On Tools and Wedges

Last week, a group called Students for Fair Admission, created by a man named Edward Blum, filed lawsuits against Harvard and UNC for employing racially discriminatory policies in their admissions decisions. The complaint against Harvard claims that the school has a strict quota on the number of Asian applicants it will admit, citing the fairly consistent numbers of Asians admitted each year despite changing numbers of Asian applicants. The case against UNC states that the school could achieve diversity through other means but is not doing so. Blum, it should be noted, seems to have dedicated himself to taking down affirmation action one school at a time. His group is also behind the Fisher v. University of Texas case, which involved a white applicant suing the school on similar grounds. This time, the focus of his case is around Asian Americans, something you don’t even need to read the complaint to see: the front pages of the project’s main sites all show pictures of Asian American (generally East Asian) students, and similar sites with similar pictures had actually been up for months now asking anyone who has felt discriminated against in the college admissions process to contact Blum’s group.

My initial reaction to hearing about this case was a fairly even mix of dread, frustration and not an insignificant amount of fatigue. This is a story we’ve heard before, one that follows in a long tradition of Asian American voices, images, and identities being coopted to reinforce oppression of communities of colour, to act as a wedge driving these communities apart. Once again, a very particular type of Asian American experience – one that fits into the narrative of the high-achieving model minority – has been plucked out and used as an example of how we’ve moved past race, or don’t need to consider it anymore, or are actually harming ethnic minorities by thinking about it too much. And once again, perhaps most frustratingly, we have another case of people talking about and talking for, but never really talking to, Asian American communities.

That’s what comes out for me most the more I read about this case. In calling for Asian American plaintiffs and building its case around supposed discrimination, Students for Fair Admission seems to be trying to present itself as standing in solidarity with Asian American communities. But nothing about what the group has done has shown that it has any interest in really engaging with Asian American and Pacific Islander (API) communities or individuals in a substantive way. If they had done so, maybe that would have led to some nuanced discussion about the huge heterogeneity in experiences and identities that fall under the umbrella of ‘Asian American’, or the many structural barriers that many Asian American communities face in accessing higher education. Or maybe that would have led them to contacting one of the number of Asian American groups that do actually oppose affirmative action (there are a few, unfortunately). The fact that the group didn’t seem to even go far enough to identify potential allies, let alone detractors, in the community that it purports to represent is highly indicative to me that they are only looking to use Asian Americans as props for their own particular ends, that is, ending affirmative action. And so once again we have the experiences of Asian Americans being held up and shown off to other people in power, to other marginalized groups, to anyone it seems, except Asian Americans themselves.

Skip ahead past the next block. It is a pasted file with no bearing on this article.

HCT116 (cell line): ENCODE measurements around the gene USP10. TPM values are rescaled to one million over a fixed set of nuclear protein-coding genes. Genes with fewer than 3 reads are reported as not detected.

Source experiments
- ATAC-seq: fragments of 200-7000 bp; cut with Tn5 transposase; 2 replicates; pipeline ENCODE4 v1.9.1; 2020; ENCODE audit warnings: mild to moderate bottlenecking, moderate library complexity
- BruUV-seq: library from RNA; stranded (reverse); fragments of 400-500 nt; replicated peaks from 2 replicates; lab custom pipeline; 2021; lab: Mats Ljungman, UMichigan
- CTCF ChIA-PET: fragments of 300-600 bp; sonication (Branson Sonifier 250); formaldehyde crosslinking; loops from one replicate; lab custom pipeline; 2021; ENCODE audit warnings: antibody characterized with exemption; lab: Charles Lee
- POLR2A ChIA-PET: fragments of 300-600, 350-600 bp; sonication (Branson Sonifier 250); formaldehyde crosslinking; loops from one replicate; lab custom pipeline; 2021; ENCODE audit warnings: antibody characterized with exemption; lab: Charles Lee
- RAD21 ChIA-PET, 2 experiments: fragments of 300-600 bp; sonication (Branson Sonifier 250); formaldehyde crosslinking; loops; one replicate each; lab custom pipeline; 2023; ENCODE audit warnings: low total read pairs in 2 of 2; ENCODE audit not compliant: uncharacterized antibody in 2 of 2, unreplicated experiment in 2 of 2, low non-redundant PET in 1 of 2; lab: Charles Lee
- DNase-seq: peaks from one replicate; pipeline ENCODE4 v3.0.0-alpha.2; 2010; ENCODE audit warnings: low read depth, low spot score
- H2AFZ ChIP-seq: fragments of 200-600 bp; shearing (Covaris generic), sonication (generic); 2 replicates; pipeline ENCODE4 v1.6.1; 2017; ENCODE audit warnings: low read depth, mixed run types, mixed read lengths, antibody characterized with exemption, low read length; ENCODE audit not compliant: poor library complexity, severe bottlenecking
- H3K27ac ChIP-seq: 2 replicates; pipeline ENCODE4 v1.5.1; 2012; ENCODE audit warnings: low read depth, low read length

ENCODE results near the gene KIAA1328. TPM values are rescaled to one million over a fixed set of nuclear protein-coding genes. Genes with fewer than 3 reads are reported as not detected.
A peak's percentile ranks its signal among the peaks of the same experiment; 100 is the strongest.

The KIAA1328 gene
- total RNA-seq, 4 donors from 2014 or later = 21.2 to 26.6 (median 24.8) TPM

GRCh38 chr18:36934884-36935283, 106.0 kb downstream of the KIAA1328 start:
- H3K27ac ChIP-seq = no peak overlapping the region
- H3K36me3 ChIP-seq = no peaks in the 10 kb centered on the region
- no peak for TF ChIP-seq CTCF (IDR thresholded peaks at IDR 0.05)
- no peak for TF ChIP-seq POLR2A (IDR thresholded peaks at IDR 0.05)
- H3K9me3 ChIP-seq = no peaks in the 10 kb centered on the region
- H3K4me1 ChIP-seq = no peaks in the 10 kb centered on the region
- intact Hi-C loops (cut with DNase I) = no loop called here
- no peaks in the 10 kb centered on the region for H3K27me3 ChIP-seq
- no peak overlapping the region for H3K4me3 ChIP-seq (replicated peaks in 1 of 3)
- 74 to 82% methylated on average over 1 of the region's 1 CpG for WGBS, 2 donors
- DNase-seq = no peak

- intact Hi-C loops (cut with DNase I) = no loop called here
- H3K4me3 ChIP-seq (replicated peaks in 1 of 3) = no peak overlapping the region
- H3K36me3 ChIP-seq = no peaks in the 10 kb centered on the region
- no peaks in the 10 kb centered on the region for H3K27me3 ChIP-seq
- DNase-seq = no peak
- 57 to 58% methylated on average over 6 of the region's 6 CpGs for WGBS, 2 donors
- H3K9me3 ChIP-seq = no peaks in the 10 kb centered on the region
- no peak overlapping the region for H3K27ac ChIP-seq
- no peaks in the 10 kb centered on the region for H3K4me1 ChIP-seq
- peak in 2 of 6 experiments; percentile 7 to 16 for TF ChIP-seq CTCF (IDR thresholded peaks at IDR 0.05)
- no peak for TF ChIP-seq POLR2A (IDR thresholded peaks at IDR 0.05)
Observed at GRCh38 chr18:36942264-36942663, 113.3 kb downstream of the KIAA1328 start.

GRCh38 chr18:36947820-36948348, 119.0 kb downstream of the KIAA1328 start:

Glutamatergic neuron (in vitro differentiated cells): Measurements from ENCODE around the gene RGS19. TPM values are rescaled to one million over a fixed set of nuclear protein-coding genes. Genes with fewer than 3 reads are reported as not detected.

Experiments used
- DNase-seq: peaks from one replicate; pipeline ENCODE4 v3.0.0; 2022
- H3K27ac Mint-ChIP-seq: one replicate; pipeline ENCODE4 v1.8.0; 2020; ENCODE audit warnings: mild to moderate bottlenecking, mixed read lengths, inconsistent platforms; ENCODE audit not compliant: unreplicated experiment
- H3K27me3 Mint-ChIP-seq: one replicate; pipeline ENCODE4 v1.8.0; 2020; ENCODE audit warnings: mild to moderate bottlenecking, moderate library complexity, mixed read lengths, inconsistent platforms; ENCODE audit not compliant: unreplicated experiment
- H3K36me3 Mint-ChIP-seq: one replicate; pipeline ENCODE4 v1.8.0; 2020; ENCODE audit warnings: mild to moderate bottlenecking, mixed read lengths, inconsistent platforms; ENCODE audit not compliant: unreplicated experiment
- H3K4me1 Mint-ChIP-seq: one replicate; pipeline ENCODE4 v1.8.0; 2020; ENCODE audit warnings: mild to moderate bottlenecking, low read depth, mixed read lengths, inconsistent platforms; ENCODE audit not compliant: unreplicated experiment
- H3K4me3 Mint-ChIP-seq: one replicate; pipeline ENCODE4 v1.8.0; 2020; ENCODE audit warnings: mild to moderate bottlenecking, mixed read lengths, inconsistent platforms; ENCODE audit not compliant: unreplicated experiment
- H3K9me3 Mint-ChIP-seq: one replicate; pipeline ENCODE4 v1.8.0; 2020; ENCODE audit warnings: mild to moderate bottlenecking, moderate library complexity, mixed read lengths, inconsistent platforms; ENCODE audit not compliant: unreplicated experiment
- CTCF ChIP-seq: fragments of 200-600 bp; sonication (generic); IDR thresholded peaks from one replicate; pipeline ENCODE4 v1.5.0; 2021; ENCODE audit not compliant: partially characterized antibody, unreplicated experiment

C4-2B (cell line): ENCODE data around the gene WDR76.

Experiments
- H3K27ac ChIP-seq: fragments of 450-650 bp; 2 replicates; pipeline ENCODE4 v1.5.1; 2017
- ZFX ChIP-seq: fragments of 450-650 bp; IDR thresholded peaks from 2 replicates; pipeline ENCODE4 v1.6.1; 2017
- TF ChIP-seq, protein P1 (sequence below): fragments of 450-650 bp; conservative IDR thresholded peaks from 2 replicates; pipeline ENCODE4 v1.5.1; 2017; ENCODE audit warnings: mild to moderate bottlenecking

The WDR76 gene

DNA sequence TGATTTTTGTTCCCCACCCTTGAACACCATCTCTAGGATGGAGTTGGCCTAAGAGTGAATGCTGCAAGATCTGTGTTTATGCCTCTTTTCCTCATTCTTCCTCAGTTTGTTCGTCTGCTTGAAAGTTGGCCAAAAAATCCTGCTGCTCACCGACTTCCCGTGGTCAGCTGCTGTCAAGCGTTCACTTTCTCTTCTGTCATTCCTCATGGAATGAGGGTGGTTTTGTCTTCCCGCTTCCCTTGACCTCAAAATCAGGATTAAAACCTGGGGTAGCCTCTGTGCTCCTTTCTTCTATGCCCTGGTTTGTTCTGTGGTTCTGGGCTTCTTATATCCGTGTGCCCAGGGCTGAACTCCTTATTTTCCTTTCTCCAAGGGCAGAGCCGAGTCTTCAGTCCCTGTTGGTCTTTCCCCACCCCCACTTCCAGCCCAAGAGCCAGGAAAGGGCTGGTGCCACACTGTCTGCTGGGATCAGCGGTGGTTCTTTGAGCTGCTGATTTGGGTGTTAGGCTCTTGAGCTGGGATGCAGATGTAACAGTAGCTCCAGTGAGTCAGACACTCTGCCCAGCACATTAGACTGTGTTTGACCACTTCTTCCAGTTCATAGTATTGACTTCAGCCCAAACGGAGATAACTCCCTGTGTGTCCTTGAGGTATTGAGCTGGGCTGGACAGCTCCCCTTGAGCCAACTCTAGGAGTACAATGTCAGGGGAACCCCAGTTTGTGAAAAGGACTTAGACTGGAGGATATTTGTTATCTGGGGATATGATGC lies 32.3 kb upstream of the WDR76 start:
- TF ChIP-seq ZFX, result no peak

One final thing: I don’t mean to say that the individual plaintiffs who are involved in this case are necessarily being tricked, or used, or don’t know what they’re getting themselves into. The point of this post wasn’t to present a scolding ‘why don’t they know better’ to Asian Americans who oppose affirmative action. I do think there is a real need for Asian American groups and individuals on both sides of the issue to engage with each other (a great example of that here), and find a way to target sources of frustration or feelings of marginalization in API communities. And at the very least, I think we need to come together to say that we don’t need to have other people speaking for us and using our stories anymore.

Addendum: Because I’m apparently really into links with this post, here’s one to a whole bunch of Asian American resources/groups who support affirmative action and oppose Blum’s case.


2 thoughts on “On Tools and Wedges

  1. Really interesting post, Marc, and a very interesting topic too. I think Blum is pretty sinister and his campaign is obviously based in very deep-seated racism. My question is kind of naive–do API advocacy organizations support soft caps on the number of API admits? While I obviously support affirmative action I also don’t see how capping the number of API students could possibly be a legitimate practice. Is there a way, or an effort even, to separate the desire to end anti-API racism in admissions without touching the core principles of affirmative action?


    1. Not a naive question at all! I think for me fighting against anti-API racism in admissions and maintaining affirmative action both come down to recognizing the heterogeneity within the ‘API’ category. The model minority myth is driving both Blum’s use of Asian American plaintiffs in his case as well as, I’m pretty sure, any desire from schools to ‘cap’ API admits. Recognizing that there are API communities that experience really high levels of poverty and low educational attainment and many other structural barriers, and using affirmative action as a tool to support those communities, I think would go a long way to furthering both goals. This is sort of happening in the way that ‘Asian American’ and “Native Hawaiian/Pacific Islander” are now two different categories at least, but more recognition of that diversity is definitely needed.


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